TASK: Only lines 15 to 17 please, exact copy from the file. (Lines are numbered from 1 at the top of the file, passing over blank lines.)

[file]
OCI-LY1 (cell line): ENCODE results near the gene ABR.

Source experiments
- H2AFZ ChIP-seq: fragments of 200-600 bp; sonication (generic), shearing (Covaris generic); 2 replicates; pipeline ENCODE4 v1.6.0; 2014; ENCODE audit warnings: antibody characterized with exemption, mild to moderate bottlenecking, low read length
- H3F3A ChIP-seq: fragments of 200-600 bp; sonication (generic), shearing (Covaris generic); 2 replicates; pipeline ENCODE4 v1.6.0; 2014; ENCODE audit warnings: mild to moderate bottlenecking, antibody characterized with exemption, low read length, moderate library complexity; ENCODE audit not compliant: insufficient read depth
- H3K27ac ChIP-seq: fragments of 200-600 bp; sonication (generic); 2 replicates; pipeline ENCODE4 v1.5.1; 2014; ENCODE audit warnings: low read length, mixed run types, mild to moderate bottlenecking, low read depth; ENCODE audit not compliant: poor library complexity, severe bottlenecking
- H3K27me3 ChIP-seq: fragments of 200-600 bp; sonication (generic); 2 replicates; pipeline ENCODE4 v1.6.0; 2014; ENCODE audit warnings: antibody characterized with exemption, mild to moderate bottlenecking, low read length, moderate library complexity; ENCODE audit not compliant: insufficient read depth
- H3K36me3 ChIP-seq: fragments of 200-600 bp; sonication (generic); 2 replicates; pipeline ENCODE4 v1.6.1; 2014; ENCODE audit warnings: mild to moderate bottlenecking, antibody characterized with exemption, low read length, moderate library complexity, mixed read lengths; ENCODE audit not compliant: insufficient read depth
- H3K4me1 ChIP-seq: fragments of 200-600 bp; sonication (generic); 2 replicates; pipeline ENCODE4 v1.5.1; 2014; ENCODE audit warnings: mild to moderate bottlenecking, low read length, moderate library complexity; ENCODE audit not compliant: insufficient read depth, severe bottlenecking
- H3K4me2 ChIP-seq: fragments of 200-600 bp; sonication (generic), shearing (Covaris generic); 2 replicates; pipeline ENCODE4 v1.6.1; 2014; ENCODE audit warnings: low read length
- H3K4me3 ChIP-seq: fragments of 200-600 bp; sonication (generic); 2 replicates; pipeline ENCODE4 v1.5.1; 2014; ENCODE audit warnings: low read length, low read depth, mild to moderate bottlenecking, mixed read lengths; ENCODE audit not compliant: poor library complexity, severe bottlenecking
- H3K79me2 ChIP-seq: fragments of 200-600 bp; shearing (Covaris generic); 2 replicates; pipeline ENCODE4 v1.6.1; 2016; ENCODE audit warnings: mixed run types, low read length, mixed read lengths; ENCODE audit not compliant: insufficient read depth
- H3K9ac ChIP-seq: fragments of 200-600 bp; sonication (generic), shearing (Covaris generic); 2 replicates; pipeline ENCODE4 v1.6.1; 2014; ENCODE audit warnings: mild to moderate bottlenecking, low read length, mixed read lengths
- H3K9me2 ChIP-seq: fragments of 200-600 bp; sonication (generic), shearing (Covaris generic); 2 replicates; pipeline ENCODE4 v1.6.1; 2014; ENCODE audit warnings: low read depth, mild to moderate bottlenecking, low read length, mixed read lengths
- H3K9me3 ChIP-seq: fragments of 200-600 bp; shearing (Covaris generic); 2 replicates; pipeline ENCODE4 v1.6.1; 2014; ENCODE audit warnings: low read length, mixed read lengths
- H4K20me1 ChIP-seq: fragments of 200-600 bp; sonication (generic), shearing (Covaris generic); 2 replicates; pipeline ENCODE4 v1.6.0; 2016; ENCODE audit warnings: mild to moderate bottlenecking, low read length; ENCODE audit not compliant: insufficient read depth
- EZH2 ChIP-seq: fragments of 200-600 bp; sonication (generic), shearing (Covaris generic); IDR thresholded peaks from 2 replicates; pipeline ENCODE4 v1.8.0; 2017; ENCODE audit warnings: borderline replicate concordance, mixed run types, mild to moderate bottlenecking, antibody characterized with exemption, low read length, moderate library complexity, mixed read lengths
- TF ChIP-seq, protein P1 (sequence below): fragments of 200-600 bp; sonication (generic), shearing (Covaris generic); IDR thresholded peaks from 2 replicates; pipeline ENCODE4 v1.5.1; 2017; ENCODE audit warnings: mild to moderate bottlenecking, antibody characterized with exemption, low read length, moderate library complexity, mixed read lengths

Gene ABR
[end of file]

- H4K20me1 ChIP-seq: fragments of 200-600 bp; sonication (generic), shearing (Covaris generic); 2 replicates; pipeline ENCODE4 v1.6.0; 2016; ENCODE audit warnings: mild to moderate bottlenecking, low read length; ENCODE audit not compliant: insufficient read depth
- EZH2 ChIP-seq: fragments of 200-600 bp; sonication (generic), shearing (Covaris generic); IDR thresholded peaks from 2 replicates; pipeline ENCODE4 v1.8.0; 2017; ENCODE audit warnings: borderline replicate concordance, mixed run types, mild to moderate bottlenecking, antibody characterized with exemption, low read length, moderate library complexity, mixed read lengths
- TF ChIP-seq, protein P1 (sequence below): fragments of 200-600 bp; sonication (generic), shearing (Covaris generic); IDR thresholded peaks from 2 replicates; pipeline ENCODE4 v1.5.1; 2017; ENCODE audit warnings: mild to moderate bottlenecking, antibody characterized with exemption, low read length, moderate library complexity, mixed read lengths